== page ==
Till Death Do Us Part … & Maybe a Little Later – on Heritance & Prenup

Till Death Do Us Part … & Maybe a Little Later – on Heritance & Prenup

Written by

Gilad Bar-Ami
September 28, 2023

A woman gets to heaven and immediately searches for her deceased husband, whom upon seeing her approaching immediately pulls out the marriage vows and points to "until death do us part". Similarly, also in real life the death of a spouse raises the question as to the where the term "spouse" ends and becomes "deceased" and the rules governing the relationship between the heirs and the estate apply. Thus, there may be a contradiction between the provisions of a prenuptial agreement (prenup), which by its very nature applies to the relationship between the spouses while they are alive, and the provisions of the inheritance laws that regulate the issues after a person's demise.

The Israeli Inheritance Law states that an agreement regarding a person's inheritance made during his lifetime is void. Thus, while spouses may enter a prenup regarding the division of property between them in the event of separation for various reasons, a provision in the prenup that refers to the division of property in the event of separation (including due to death) is valid, while provision that refers to the estate itself, that is, to the deceased remaining property after the division between the spouses, is subject only to the inheritance rules.
Thus, in a case heard at the Supreme Court in July 2023, it was held that a widow is entitled to half of her deceased husband's estate, despite the provisions of the prenup. In that case, the prenup established a complete property separation between the couple according to the principle "what is mine will remain mine, and what is yours will remain yours". The prenup also explicitly stated that this principle would also apply in the event of the marriage ending "for any reason" - that is, in the event of the marriage ending due to divorce or death of one of the spouses. The heirs contended that this provision should be seen as evidence that the deceased did not intend to leave even a small part of his property to the widow and therefore it should be seen as a testamentary provision excluding the widow from all rights in the estate. The Court rejected the heirs’ argument and held that the principle of "what is mine shall remain mine, and what is yours shall remain yours" stipulated in the prenup sets that all the property of the deceased must be associated with his estate, but what belongs to his estate is governed by the inheritance rules and not the provisions of the prenup.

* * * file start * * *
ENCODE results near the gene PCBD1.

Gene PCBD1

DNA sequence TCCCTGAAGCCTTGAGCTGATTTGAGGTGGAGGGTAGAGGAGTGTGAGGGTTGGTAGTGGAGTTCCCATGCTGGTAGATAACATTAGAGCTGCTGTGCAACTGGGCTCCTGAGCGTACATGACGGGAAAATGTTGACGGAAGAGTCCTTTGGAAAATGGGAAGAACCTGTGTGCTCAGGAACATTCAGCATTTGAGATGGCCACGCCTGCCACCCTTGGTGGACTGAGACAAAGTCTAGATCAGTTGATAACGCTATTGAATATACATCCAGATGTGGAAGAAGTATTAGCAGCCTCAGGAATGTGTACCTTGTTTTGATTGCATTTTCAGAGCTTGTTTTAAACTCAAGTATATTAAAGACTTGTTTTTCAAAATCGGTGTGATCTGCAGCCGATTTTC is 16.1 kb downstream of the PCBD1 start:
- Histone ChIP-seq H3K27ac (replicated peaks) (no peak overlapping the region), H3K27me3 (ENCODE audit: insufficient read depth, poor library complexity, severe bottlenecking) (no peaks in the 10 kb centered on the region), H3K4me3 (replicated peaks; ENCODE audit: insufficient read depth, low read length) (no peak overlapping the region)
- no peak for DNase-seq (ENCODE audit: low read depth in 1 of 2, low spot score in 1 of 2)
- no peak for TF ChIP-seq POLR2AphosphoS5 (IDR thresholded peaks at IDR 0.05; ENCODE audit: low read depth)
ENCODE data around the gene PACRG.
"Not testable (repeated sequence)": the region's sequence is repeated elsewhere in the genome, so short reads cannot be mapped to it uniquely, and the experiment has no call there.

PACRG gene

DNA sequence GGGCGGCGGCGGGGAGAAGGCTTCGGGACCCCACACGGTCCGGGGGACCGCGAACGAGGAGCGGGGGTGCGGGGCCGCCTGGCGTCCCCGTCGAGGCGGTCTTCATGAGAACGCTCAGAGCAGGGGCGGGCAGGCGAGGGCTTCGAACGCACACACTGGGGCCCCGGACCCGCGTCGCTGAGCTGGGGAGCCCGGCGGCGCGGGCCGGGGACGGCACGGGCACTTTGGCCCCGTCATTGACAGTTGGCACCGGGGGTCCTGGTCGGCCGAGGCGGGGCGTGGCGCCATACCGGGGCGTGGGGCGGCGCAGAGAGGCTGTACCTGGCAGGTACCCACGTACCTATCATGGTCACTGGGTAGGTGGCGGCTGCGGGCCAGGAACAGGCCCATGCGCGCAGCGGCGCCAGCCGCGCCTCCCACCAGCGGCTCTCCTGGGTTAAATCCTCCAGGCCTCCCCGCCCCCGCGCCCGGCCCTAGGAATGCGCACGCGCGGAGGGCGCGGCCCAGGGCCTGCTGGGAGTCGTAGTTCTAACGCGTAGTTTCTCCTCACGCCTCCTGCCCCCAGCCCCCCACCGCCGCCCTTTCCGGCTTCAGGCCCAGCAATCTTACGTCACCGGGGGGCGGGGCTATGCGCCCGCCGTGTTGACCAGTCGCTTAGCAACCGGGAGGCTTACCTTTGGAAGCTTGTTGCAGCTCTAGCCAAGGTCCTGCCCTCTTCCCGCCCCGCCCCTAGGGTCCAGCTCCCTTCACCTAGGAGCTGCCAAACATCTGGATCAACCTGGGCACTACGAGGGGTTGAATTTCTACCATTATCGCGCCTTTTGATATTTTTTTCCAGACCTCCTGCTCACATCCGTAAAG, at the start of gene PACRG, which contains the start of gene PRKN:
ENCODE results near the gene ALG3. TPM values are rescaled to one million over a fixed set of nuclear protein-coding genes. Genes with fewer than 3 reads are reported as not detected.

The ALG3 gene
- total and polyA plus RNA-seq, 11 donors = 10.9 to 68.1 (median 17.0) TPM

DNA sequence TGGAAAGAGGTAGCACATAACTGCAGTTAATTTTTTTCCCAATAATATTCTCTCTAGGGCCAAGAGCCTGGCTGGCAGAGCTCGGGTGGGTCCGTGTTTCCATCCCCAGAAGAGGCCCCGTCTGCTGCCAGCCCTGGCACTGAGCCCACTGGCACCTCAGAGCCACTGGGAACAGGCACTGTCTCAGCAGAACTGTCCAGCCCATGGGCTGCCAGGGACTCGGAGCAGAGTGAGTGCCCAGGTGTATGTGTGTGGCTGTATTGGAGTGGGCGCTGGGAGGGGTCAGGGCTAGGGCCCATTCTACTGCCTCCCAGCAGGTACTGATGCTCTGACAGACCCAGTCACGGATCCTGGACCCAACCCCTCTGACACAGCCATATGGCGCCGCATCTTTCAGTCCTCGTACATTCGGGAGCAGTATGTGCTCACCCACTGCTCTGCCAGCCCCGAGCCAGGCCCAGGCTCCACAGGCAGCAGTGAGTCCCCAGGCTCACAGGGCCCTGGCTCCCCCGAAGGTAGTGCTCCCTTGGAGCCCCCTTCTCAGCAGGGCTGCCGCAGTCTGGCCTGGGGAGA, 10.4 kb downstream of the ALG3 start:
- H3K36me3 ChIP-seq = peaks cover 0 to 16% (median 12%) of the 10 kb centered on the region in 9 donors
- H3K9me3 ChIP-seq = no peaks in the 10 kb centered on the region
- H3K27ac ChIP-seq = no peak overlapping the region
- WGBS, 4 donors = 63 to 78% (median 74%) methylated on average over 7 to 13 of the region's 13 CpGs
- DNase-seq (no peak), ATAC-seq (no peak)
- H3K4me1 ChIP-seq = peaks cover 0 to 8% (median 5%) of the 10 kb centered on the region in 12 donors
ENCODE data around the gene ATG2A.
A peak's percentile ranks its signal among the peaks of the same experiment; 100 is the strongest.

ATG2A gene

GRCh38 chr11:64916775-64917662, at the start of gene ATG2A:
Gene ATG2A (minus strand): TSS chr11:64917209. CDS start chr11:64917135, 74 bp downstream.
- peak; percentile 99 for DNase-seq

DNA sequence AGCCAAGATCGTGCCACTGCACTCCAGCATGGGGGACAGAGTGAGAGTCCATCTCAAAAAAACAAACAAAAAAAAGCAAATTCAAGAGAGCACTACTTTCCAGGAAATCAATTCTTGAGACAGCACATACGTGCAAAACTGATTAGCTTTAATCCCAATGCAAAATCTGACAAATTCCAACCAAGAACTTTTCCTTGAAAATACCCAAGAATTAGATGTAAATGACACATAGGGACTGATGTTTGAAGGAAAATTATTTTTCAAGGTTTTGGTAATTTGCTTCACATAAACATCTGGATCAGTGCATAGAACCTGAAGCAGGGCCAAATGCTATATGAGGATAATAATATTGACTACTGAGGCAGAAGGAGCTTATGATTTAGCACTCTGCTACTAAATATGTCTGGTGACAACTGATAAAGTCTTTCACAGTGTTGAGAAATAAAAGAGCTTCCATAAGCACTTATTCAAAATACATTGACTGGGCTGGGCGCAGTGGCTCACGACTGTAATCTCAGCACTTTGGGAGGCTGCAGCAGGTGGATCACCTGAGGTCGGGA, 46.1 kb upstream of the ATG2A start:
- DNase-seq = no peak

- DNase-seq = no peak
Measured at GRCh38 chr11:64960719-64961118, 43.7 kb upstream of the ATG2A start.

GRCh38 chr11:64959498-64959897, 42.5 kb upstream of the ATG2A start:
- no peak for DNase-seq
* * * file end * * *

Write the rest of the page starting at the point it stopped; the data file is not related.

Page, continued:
It should be noted that even in cases where the prenups includes a reference to the matter of the estate, the provisions of the Inheritance Law will take precedence and the estate will be divided among the heirs in accordance with its provisions. However, in borderline cases the Court will tend to interpret the prenup in a manner that does not deem it annulled. In a case heard before the Supreme Court in April 2021, the provisions of a prenup were discussed in relation to proceeds received from renting a property after husband's demise. The Court construed the provisions of the agreement as defining the scope of the estate and not as referring to the estate itself and thus left the prenup intact.

As Mrs. Gump said - "Death is just a part of life, something we’re all destined to do" and thus we all need to prepare for it. So, while a meeting one's spouse in the afterlife is not certain - death and the need to divide one’s estate is probably only a matter of time and one must prepare for this, both by drawing up a prenup for the purpose of defining the scope of the estate and by drafting a will providing clear instruction as to the division of the estate.